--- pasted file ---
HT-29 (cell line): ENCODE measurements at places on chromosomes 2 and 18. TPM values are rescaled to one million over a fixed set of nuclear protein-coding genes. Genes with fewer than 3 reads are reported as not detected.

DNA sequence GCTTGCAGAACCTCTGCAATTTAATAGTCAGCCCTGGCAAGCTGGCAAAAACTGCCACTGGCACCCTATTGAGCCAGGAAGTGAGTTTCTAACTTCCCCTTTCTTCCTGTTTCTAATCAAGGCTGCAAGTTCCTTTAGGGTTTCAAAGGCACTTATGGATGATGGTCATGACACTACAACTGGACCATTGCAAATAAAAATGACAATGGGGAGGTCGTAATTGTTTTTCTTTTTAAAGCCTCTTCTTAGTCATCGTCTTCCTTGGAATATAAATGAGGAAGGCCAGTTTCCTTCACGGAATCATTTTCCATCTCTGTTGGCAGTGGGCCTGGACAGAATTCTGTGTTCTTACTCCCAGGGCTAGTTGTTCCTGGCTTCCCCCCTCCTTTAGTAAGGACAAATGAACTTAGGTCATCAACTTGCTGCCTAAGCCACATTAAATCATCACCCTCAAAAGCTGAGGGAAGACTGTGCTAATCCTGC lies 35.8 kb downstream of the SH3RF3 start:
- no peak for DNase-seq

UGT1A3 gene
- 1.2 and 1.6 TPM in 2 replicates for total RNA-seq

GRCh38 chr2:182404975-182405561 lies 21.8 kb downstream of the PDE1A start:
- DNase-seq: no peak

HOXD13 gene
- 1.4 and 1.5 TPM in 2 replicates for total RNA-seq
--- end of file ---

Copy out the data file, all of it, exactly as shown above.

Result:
HT-29 (cell line): ENCODE measurements at places on chromosomes 2 and 18. TPM values are rescaled to one million over a fixed set of nuclear protein-coding genes. Genes with fewer than 3 reads are reported as not detected.

DNA sequence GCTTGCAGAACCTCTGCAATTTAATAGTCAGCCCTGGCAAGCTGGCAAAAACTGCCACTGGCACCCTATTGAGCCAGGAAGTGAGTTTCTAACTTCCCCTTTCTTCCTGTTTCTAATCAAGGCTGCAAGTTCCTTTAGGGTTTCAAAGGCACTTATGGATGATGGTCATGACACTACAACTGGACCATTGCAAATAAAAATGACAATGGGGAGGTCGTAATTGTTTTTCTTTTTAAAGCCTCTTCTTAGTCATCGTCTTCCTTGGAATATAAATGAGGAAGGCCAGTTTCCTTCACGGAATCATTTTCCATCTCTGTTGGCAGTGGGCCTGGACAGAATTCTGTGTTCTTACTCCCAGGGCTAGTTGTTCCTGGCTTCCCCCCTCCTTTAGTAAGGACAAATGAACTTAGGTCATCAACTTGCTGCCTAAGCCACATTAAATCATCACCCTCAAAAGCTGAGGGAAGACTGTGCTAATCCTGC lies 35.8 kb downstream of the SH3RF3 start:
- no peak for DNase-seq

UGT1A3 gene
- 1.2 and 1.6 TPM in 2 replicates for total RNA-seq

GRCh38 chr2:182404975-182405561 lies 21.8 kb downstream of the PDE1A start:
- DNase-seq: no peak

HOXD13 gene
- 1.4 and 1.5 TPM in 2 replicates for total RNA-seq